He visited many people during his trip to Rwanda, took time with them and heard their stories. He was so moved that he knew he could do something… he must do something. When he got back to Canada he began to talk to people about what he had seen, and he knew what he was going to do about it. Brian has said, “The moment I was exposed to the needs of Africa, I had to do something.” He would tell people what he had seen; the countless children and people in Rwanda in extremely desperate situations.  People with no food, no water, no homes and no one to care for them. Pastor Brian’s passion for life and his deep faith is displayed everyday as he goes about the business of saving children from starvation, abandonment and abuse. His ability to grab hold of an idea and share his passion about it is something very few people possess. His love of this country and its people has erupted and overflowed to the many people who hear his story and the story of what Home of Hope is doing. This organization would not be where it is presently without the driving force of this passionate, kind, caring, tender, teacher, brother, father, servant, leader and friend. The many Rwandans who have joined Home of Hope are similar in their passion and focus to help their brothers and sisters. Pastor Brian has spent countless hours, sometimes very early morning or late at night speaking to them online tending to their development and growth so they can go out and change their world. “I decided that I wasn’t going to live for just me.” That decision was one of the many he made that changed the lives of so many in Rwanda and other nations that Home of Hope serves. Many teams and hundreds of people have gone over to aid in the humanitarian efforts of Home of Hope. Brian himself has been to Rwanda thirteen times in five years, that in addition to three trips to India and six to Kenya. People come into contact with Home of Hope, see a need and know they must do something to change a life on the other side of the world. Brian’s enthusiasm has something to do with that. Hundreds of volunteers have saved money, raised money and been given money to attend to the efforts of Home of Hope in the now eight locations in Rwanda alone.  These numbers will continue to increase.

People in Rwanda have now been exposed to microloans, sewing programs, job training programs, family creations, churches, feeding programs, building projects, the list goes on. Their lifestyles have improved, their commitment to their communities has changed and they see a future and a hope. Orphans have found someone who cares and loves them, widows have found a means of income and communities are drawn together for the good of all.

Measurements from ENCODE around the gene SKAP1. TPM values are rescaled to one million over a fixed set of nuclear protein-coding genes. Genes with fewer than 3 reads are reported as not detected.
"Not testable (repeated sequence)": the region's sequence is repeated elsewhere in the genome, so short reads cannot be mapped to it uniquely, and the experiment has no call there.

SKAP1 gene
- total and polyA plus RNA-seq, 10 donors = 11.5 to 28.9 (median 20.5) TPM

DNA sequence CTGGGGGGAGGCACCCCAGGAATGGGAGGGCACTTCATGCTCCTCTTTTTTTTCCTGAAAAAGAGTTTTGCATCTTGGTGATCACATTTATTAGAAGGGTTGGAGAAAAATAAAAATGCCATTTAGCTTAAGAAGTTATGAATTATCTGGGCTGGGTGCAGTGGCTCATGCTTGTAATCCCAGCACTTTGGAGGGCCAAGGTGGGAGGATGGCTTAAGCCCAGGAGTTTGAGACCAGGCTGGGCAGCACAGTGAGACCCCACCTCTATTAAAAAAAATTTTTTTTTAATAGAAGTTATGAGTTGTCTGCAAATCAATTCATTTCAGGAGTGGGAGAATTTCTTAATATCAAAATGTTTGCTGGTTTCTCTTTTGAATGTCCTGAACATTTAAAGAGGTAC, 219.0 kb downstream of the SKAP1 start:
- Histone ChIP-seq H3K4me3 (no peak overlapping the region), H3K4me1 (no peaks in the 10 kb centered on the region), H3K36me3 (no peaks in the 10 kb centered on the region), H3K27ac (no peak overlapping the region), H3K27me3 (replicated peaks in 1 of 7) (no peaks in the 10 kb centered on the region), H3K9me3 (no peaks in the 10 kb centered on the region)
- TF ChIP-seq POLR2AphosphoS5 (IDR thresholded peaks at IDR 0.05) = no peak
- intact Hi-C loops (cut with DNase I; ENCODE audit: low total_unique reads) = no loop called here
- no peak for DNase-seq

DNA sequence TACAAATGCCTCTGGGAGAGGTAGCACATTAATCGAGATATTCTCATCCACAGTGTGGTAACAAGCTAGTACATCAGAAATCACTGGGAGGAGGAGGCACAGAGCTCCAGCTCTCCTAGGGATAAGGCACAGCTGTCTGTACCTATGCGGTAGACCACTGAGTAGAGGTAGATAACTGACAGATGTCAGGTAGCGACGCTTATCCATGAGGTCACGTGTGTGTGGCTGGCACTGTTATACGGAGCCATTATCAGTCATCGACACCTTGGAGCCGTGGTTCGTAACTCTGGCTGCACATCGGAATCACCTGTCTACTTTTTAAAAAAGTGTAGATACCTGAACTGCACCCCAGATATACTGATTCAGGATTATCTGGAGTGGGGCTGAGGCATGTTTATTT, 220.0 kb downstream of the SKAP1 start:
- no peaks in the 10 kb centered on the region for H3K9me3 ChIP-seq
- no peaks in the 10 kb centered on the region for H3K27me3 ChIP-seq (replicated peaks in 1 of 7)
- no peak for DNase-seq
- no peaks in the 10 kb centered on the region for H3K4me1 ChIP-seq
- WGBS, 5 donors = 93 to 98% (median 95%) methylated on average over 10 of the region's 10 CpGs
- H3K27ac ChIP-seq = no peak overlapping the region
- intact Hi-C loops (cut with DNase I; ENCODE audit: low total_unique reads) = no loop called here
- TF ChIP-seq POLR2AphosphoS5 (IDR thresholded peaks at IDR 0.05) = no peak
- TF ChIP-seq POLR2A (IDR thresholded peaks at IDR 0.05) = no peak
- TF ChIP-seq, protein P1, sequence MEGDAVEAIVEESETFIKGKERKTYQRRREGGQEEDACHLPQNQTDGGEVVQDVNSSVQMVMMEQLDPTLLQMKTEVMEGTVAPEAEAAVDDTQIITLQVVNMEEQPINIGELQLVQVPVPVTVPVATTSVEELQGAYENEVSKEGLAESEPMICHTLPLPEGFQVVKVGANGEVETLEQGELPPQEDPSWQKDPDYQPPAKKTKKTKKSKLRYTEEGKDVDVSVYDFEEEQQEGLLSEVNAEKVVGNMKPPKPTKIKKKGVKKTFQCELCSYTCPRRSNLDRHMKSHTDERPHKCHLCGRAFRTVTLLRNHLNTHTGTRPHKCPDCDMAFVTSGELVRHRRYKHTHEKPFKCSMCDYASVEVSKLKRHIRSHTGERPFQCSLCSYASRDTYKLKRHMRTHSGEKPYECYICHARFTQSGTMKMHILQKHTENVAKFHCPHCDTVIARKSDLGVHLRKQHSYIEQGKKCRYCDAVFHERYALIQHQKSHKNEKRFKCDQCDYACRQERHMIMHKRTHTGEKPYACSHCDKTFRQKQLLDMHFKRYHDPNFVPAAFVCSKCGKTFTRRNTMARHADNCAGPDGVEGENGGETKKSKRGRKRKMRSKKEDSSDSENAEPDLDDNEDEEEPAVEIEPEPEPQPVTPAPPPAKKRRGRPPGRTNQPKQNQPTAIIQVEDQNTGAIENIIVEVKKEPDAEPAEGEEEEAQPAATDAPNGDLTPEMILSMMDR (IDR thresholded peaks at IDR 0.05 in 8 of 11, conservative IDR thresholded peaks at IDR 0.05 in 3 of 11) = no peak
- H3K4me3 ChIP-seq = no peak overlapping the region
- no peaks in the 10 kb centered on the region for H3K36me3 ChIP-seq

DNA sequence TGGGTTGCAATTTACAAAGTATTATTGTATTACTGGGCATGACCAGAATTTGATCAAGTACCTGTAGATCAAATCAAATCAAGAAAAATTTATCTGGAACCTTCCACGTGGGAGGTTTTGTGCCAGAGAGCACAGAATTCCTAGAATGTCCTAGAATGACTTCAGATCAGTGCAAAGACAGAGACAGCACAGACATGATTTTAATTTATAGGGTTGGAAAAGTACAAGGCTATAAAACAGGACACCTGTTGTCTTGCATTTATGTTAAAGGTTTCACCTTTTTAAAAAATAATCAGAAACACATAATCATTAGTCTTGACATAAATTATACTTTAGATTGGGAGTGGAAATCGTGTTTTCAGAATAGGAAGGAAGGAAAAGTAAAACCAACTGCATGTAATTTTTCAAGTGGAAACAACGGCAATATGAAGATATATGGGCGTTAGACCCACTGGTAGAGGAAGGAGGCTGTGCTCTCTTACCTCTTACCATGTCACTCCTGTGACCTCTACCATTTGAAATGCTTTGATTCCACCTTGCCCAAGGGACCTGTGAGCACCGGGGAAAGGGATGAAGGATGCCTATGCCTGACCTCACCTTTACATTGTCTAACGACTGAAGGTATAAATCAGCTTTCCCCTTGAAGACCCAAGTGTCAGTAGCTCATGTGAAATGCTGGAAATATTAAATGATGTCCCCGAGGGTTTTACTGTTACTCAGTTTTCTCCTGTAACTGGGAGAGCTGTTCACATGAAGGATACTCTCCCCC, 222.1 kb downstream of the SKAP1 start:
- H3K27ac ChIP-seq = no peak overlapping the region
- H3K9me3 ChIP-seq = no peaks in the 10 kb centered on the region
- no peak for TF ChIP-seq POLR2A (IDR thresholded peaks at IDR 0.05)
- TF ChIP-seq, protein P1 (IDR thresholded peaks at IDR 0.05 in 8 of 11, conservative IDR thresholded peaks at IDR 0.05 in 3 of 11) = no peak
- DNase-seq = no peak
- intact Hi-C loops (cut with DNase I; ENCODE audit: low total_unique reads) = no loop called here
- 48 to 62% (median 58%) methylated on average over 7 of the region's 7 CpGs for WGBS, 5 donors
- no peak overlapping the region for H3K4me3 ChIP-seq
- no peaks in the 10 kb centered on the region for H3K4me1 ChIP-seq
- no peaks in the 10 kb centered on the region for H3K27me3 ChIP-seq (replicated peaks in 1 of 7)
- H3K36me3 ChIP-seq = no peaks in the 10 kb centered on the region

Similar effects are felt in Kenya and India as well, as those locations develop into care-giving outlets to the communities Home of Hope is involved in. Such is the case in the Dream Centre location in Nairobi, Kenya where numerous babies who had been thrown away are being rescued from certain death from the slums and dumps of Nairobi. As Pastor Brian has said, “Children don’t deserve to die.”

Brian has proven that one person can make a difference. One person can change a country, a community and a life. One act can so move people that they come together to change the landscape of a country. Brian’s desire to do something in Rwanda has propelled the project into an organization that now serves hundreds and affects thousands in the countries of Rwanda, India and Kenya.  Recently the staff of Home of Hope started work in the Congo as well. His dedication to simply “do something” has sent many volunteers, workers, staff and strangers on their way to finding their own fulfillment, whether in North America or people of the host nation. This work of generosity may have been spoken over Brian but in the end Brian himself has inspired, informed and educated people about the condition of children and communities all over the world. Home of Hope is only in its 6th year of operation, which is young for a Non-profit Organization. It‘s explosive growth is an indicator of it’s bright and continuous future. It is Brian’s love and passion for people that fuels this organization; it all comes down to one statement that Brian made “Love compels me.”